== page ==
Guatemala's trash 'miners' risk lives to find gold

Associated Press
In this photo taken Tuesday Oct. 6, 2011, Irma, 29, right, and Dora, 30, carry sacks of metal they collected after working all night in contaminated water at the bottom of one of the biggest trash dumps in the city, known as "The Mine," in  Guatemala City.  Hundreds of informal workers descend daily into the mounds of the landfill and the rushing waters that come from a storm tunnel and a sewer at the bottom of a gorge to search for scrap metal to sell. This activity known locally as "mining" is extremely dangerous due to mud slides and collapses, but earns many of them about 150 quetzals ($20 dollars) a day, nearly twice the minimum daily wage. AP Photo/Rodrigo Abd)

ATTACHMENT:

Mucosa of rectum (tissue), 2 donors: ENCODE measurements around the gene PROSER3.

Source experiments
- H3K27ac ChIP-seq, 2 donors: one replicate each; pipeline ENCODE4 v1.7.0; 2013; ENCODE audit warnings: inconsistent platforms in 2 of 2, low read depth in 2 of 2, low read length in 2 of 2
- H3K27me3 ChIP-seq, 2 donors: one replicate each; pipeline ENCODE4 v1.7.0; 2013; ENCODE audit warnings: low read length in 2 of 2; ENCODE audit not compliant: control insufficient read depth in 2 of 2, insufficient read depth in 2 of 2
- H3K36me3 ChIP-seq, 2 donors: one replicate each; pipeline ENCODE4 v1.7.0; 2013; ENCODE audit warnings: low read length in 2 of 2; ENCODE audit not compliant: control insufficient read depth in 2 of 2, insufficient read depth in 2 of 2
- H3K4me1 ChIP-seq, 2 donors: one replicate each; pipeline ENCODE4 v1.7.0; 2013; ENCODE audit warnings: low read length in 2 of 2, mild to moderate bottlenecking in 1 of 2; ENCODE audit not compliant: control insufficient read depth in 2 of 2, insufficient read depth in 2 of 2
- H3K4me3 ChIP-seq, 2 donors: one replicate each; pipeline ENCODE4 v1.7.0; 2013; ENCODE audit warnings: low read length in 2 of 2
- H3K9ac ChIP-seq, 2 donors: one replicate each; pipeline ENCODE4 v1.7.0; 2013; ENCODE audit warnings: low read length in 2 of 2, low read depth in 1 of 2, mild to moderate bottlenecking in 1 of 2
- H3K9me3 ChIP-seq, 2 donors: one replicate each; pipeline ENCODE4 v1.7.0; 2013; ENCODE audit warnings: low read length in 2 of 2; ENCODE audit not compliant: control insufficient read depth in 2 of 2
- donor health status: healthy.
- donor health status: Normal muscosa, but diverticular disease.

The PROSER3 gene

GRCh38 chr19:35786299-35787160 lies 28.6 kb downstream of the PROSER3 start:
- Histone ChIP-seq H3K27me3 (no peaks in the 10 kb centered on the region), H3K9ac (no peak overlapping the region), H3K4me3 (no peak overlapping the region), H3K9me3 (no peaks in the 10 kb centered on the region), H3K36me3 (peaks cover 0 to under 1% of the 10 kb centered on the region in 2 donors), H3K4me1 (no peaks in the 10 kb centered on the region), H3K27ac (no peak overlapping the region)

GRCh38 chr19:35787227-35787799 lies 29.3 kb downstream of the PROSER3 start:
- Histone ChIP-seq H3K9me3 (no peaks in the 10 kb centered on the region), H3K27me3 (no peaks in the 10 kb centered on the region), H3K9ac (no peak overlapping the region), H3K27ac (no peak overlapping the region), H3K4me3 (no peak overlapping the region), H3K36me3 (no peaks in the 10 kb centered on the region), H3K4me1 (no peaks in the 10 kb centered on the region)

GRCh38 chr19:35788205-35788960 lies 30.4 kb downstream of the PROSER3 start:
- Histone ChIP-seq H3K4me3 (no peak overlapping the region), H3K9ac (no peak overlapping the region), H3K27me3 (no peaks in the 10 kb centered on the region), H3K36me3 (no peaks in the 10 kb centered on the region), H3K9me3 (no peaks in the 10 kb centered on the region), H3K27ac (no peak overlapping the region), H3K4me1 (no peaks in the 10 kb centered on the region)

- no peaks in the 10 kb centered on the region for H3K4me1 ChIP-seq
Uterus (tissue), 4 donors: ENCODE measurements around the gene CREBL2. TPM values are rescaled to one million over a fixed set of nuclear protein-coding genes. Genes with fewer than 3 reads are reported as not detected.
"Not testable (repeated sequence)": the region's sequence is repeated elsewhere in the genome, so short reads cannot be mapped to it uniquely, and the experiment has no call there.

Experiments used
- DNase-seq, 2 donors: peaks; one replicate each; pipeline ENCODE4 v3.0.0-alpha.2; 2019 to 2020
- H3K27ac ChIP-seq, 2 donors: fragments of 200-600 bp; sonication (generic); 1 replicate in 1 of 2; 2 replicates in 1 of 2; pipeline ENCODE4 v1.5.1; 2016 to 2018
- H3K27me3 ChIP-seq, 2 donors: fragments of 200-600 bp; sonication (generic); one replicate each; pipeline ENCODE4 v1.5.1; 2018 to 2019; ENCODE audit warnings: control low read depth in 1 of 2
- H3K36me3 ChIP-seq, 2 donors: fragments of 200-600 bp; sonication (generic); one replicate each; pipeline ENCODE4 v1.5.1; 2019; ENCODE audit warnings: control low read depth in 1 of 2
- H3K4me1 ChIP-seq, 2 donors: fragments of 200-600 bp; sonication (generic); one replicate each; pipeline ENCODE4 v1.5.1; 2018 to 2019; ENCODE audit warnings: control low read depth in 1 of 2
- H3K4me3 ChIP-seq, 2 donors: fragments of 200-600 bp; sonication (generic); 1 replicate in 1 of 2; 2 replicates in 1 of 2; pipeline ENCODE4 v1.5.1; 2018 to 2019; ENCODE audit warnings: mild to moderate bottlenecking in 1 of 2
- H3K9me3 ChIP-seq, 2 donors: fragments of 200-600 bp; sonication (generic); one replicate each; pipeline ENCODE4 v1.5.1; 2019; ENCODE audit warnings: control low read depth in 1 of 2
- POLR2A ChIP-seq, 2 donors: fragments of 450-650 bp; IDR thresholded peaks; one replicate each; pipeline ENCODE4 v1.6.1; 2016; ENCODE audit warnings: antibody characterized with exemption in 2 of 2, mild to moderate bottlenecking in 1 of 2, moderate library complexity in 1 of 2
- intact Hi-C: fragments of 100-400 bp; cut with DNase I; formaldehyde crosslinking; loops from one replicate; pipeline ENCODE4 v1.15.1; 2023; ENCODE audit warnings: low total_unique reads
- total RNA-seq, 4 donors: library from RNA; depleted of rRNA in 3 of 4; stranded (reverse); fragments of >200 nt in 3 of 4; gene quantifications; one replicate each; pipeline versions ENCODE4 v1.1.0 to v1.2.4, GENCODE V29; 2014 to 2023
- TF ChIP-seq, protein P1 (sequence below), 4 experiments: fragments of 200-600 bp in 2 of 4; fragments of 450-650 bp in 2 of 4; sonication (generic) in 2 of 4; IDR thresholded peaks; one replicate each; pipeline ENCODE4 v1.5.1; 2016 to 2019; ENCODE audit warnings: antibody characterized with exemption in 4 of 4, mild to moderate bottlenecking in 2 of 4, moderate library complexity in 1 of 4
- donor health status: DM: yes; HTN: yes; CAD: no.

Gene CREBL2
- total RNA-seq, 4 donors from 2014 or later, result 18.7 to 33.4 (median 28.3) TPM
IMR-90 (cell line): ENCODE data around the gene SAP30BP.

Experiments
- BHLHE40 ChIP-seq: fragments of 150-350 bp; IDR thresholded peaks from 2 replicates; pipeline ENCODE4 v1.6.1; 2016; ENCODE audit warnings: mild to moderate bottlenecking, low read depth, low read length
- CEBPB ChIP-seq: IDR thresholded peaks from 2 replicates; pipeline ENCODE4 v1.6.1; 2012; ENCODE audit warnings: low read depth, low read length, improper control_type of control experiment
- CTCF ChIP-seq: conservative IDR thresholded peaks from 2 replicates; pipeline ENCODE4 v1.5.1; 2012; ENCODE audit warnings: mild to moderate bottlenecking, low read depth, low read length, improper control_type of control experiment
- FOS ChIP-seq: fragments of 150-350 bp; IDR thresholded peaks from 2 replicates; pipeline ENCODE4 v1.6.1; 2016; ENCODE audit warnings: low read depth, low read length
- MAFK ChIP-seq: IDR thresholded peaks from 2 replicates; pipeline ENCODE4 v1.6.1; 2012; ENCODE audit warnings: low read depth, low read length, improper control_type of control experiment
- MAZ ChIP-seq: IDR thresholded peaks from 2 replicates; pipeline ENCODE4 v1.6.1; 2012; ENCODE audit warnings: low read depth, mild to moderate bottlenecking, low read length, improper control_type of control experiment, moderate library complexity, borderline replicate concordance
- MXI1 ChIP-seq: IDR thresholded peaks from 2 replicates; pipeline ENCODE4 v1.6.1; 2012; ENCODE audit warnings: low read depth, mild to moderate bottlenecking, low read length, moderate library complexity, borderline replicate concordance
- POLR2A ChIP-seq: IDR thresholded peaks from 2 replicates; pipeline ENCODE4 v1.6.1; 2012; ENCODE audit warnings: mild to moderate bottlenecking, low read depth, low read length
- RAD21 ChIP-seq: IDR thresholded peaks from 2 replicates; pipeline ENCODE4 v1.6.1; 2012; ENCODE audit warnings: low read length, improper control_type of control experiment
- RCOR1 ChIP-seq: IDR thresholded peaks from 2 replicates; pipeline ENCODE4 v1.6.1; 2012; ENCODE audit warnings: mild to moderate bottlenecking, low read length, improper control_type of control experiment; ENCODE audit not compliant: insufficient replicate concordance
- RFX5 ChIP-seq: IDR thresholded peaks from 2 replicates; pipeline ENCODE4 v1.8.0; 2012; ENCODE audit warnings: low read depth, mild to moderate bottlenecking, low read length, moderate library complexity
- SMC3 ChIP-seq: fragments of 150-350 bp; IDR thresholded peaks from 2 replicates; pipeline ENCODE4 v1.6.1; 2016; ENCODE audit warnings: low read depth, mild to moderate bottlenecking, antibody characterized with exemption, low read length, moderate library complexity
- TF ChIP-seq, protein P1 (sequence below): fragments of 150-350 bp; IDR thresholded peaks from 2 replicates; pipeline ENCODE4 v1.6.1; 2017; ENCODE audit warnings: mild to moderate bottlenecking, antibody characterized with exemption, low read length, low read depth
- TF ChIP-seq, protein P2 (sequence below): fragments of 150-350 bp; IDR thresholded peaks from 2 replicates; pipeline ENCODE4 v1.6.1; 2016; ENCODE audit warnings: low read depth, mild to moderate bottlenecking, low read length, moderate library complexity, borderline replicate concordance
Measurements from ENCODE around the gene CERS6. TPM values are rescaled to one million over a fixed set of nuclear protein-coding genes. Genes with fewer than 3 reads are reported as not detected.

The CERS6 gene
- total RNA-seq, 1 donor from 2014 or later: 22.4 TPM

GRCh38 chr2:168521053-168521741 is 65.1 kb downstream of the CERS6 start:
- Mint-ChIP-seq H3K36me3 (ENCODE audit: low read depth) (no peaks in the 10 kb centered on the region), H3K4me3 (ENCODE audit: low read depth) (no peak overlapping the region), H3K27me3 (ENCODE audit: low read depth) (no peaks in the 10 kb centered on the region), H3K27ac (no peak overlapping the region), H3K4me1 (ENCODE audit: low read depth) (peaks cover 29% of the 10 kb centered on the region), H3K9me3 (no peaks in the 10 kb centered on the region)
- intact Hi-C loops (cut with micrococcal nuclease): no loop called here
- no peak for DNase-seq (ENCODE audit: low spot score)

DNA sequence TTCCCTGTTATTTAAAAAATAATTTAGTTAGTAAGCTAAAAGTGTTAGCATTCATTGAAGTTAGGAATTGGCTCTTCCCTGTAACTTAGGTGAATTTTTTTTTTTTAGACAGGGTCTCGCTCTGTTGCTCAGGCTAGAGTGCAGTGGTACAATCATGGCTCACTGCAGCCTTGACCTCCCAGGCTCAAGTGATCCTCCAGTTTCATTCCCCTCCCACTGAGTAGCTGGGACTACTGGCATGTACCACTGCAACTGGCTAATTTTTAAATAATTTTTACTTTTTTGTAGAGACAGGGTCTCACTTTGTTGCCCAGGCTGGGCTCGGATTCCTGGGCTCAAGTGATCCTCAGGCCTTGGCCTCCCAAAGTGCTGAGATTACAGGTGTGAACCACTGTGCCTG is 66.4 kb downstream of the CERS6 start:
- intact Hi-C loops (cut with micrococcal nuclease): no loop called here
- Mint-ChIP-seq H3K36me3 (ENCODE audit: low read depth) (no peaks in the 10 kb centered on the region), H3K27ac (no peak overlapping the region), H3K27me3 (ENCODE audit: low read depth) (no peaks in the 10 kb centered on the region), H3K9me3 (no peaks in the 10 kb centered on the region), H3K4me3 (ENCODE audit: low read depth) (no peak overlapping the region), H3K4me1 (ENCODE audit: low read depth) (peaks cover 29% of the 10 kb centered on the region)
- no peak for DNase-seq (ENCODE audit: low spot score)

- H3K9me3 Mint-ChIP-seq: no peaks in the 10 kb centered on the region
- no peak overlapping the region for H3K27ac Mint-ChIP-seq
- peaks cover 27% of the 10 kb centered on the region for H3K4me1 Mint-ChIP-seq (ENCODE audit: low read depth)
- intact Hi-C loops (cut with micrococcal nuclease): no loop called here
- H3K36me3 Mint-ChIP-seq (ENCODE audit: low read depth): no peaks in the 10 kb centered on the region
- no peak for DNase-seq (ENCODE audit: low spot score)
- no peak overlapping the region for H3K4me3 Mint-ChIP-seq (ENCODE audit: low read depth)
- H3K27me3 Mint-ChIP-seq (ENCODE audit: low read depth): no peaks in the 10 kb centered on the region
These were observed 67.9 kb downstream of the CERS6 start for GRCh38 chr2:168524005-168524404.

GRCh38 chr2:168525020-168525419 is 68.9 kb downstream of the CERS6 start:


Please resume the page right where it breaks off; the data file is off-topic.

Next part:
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Despite the foul odors, the danger of unstable piles of garbage collapsing and the chance for heavy rain to suddenly raise the water level, dozens of people are busily at work searching for jewelry and other metal scraps knocked loose from the trash.

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